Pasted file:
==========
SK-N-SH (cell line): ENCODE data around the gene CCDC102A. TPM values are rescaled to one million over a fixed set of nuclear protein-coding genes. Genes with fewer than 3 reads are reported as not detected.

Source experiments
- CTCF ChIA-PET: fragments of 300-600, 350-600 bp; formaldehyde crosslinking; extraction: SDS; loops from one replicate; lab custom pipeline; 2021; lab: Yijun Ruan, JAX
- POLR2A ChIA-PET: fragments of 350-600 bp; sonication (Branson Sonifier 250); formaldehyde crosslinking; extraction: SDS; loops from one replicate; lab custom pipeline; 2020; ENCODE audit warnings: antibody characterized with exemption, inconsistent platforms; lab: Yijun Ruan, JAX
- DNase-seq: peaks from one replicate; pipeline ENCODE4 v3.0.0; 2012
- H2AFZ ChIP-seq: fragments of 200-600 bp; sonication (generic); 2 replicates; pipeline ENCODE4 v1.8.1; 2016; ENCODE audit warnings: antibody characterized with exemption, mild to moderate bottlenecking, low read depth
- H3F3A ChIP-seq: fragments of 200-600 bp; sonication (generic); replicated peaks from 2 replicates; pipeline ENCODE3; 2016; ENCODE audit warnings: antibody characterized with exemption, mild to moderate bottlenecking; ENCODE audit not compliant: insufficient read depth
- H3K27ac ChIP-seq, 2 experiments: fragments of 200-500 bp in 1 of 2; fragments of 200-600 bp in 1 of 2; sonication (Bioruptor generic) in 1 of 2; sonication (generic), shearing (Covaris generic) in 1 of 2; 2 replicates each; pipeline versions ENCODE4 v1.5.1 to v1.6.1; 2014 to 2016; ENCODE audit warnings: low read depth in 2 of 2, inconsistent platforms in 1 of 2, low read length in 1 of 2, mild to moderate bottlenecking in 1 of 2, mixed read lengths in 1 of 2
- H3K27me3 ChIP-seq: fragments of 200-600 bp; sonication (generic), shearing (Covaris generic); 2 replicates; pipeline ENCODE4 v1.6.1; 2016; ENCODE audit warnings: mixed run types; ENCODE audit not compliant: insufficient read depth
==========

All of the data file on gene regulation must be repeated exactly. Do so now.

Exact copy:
SK-N-SH (cell line): ENCODE data around the gene CCDC102A. TPM values are rescaled to one million over a fixed set of nuclear protein-coding genes. Genes with fewer than 3 reads are reported as not detected.

Source experiments
- CTCF ChIA-PET: fragments of 300-600, 350-600 bp; formaldehyde crosslinking; extraction: SDS; loops from one replicate; lab custom pipeline; 2021; lab: Yijun Ruan, JAX
- POLR2A ChIA-PET: fragments of 350-600 bp; sonication (Branson Sonifier 250); formaldehyde crosslinking; extraction: SDS; loops from one replicate; lab custom pipeline; 2020; ENCODE audit warnings: antibody characterized with exemption, inconsistent platforms; lab: Yijun Ruan, JAX
- DNase-seq: peaks from one replicate; pipeline ENCODE4 v3.0.0; 2012
- H2AFZ ChIP-seq: fragments of 200-600 bp; sonication (generic); 2 replicates; pipeline ENCODE4 v1.8.1; 2016; ENCODE audit warnings: antibody characterized with exemption, mild to moderate bottlenecking, low read depth
- H3F3A ChIP-seq: fragments of 200-600 bp; sonication (generic); replicated peaks from 2 replicates; pipeline ENCODE3; 2016; ENCODE audit warnings: antibody characterized with exemption, mild to moderate bottlenecking; ENCODE audit not compliant: insufficient read depth
- H3K27ac ChIP-seq, 2 experiments: fragments of 200-500 bp in 1 of 2; fragments of 200-600 bp in 1 of 2; sonication (Bioruptor generic) in 1 of 2; sonication (generic), shearing (Covaris generic) in 1 of 2; 2 replicates each; pipeline versions ENCODE4 v1.5.1 to v1.6.1; 2014 to 2016; ENCODE audit warnings: low read depth in 2 of 2, inconsistent platforms in 1 of 2, low read length in 1 of 2, mild to moderate bottlenecking in 1 of 2, mixed read lengths in 1 of 2
- H3K27me3 ChIP-seq: fragments of 200-600 bp; sonication (generic), shearing (Covaris generic); 2 replicates; pipeline ENCODE4 v1.6.1; 2016; ENCODE audit warnings: mixed run types; ENCODE audit not compliant: insufficient read depth